Robert Edward Lee




They say you had to see him to believe that a man so fine could exist. He

was handsome. He was clever. He was brave. He was gentle. He was generous

and charming, noble and modest, admired and beloved. He had never failed at

anything in his upright soldier\'s life. He was born a winner, this Robert

E. Lee. Except for once. In the greatest contest of his life, in a war

between the South and the North, Robert E. Lee lost" (Redmond). Through his

life, Robert E. Lee would prove to be always noble, always a gentleman, and

always capable of overcoming the challenge lying before him.



Robert Edward Lee was born on January 19, 1807 (Compton\'s). He was born

into one of Virginia\'s most respected families. The Lee family had moved to

America during the mid 1600\'s. Some genealogist can trace the Lee\'s roots

back to William the Conqueror. Two members of the Lee family had signed the

Declaration of Independence, Richard Lee and Francis Lightfoot. Charles Lee

had served as attorney General under the Washington administration while

Richard Bland Lee, had become one of Virginia\'s leading Federalists.

Needless to say, the Lees were an American Political dynasty (Nash 242).

Lee\'s father was General Henry "Light-Horse Harry" Lee. He had been a

heroic cavalry leader in the American Revolution. He married his cousin

Matilda. They had four children, but Matilda died in 1790. On her death bed

she added insult to injury upon Henry Lee by leaving her estate to her

children. She feared Henry would squander the family fortune. He was well

known for poor investments and schemes that had depleted his own family\'s

fortune (Connelly 5).



Henry Lee solved his financial problems by marrying Robert\'s mother Anne

Carter, daughter of one of Virginia\'s wealthiest men (Nash 242). Henry Lee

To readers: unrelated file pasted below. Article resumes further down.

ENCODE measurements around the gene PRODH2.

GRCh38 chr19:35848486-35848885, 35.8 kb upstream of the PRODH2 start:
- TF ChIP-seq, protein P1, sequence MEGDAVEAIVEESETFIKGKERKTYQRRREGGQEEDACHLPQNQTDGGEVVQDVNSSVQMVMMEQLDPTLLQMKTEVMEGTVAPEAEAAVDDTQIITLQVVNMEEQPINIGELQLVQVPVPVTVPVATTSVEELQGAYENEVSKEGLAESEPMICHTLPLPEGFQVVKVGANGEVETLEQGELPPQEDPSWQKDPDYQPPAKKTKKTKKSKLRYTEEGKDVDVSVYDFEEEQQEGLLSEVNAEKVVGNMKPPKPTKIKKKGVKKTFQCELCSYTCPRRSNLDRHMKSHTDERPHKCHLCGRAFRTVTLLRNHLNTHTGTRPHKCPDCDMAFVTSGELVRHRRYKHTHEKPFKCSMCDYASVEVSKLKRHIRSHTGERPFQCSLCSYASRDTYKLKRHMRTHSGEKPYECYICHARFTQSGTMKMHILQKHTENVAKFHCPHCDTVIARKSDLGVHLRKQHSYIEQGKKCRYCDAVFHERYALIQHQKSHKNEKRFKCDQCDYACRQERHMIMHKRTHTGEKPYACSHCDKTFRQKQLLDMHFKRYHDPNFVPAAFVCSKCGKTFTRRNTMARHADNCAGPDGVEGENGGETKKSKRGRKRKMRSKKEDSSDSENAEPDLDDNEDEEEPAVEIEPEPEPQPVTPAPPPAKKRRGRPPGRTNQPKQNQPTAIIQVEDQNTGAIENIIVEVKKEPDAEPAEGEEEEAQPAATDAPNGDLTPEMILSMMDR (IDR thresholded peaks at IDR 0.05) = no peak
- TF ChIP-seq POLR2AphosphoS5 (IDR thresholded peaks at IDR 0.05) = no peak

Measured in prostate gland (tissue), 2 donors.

eventually spent his family into debt. Their stately mansion, Stratford

Hall, was turned over to Robert\'s half brother. Anne Lee moved with her

children to a simple brick house in Alexandria. Light Horse Harry was

seldom around. Finally, in 1813 he moved to the West Indies. His self-exile

became permanent, and he was never seen again by his family (Thomas).



Young Robert had other family problems. His mother became very ill. At the

age of twelve he had to shoulder the load of not only being the family\'s

provider, but also his mother\'s nurse. When time came for Robert to attend

college, it was obvious his mother could not support him financially. She

was already supporting his older brother at Harvard and three other

children in school. In 1824 he accepted an appointment to the United States

Military Academy. During his time at West Point Lee distinguished himself

as a soldier and a student. Lee graduated with honors in 1829 (Nash 245).





His graduation was dampened by a call to the bedside of his ailing mother.

When he arrived home he found his fifty-four year old mother close to

death. A death caused by struggles and illnesses of her difficult life.

Robert was always close to his mother. He again attended to her needs until

her death. On July 10, 1829, Anne Lee died with Robert, her closest son, at

her side. Forty years later Robert would stand in the same room and say,

"It seems but yesterday" that his beloved mother died (Connelly 6).



While awaiting his first assignment, Lee frequently visited Arlington, the

estate of George Washington Parke Custis. Custis was the grandson of Martha

Washington and the adopted son of George Washington. After Martha\'s death

Custis left Mount Vernon and used his inheritance to build Arlington in

1778. Arlington was set on a hill over looking the Potomac river and

Washington D.C. (NPS Arlington House). Custis had only one daughter, Mary

Anna Randolph. Mary had been pampered and petted throughout her life. Lee\'s

Courtship with Mary soon turned serious, before long they were thinking of

marriage. However, before Robert could propose he was assigned to Cockspur

Island, Georgia.



Robert returned to Arlington in 1830. He and Mary decided to get married.

The two were married on June 30, 1831(Nash 248). Shortly there after the

Lees went to Fort Monroe. Mary was never happy here. She soon went back to

Arlington. Mary hated army life. She would, for the most part, stay at

Arlington throughout the rest of Robert\'s time in the United States Army.

The fact that he was separated from his family, and that he was slow to

move up in rank, left Lee feeling quite depressed a great deal of the time.

Over the next decade Robert became very frustrated